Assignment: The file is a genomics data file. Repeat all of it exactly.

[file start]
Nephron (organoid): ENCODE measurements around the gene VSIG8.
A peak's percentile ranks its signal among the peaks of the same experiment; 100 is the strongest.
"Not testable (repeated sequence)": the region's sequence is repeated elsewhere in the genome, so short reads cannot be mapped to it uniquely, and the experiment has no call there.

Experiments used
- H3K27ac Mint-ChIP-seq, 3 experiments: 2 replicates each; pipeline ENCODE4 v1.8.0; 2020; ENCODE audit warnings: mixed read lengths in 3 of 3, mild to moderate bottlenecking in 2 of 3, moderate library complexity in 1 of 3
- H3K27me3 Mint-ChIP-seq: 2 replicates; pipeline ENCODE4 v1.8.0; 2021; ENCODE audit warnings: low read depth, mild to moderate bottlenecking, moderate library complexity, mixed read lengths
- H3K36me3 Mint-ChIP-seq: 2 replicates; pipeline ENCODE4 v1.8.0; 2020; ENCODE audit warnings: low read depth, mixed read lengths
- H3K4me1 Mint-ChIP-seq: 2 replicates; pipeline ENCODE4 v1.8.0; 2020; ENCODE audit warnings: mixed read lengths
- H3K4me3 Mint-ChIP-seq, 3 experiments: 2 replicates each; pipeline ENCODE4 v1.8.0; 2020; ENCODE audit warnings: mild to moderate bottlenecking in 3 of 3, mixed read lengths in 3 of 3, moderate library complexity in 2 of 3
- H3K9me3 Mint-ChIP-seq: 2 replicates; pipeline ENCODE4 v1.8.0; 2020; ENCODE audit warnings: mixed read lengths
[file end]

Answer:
Nephron (organoid): ENCODE measurements around the gene VSIG8.
A peak's percentile ranks its signal among the peaks of the same experiment; 100 is the strongest.
"Not testable (repeated sequence)": the region's sequence is repeated elsewhere in the genome, so short reads cannot be mapped to it uniquely, and the experiment has no call there.

Experiments used
- H3K27ac Mint-ChIP-seq, 3 experiments: 2 replicates each; pipeline ENCODE4 v1.8.0; 2020; ENCODE audit warnings: mixed read lengths in 3 of 3, mild to moderate bottlenecking in 2 of 3, moderate library complexity in 1 of 3
- H3K27me3 Mint-ChIP-seq: 2 replicates; pipeline ENCODE4 v1.8.0; 2021; ENCODE audit warnings: low read depth, mild to moderate bottlenecking, moderate library complexity, mixed read lengths
- H3K36me3 Mint-ChIP-seq: 2 replicates; pipeline ENCODE4 v1.8.0; 2020; ENCODE audit warnings: low read depth, mixed read lengths
- H3K4me1 Mint-ChIP-seq: 2 replicates; pipeline ENCODE4 v1.8.0; 2020; ENCODE audit warnings: mixed read lengths
- H3K4me3 Mint-ChIP-seq, 3 experiments: 2 replicates each; pipeline ENCODE4 v1.8.0; 2020; ENCODE audit warnings: mild to moderate bottlenecking in 3 of 3, mixed read lengths in 3 of 3, moderate library complexity in 2 of 3
- H3K9me3 Mint-ChIP-seq: 2 replicates; pipeline ENCODE4 v1.8.0; 2020; ENCODE audit warnings: mixed read lengths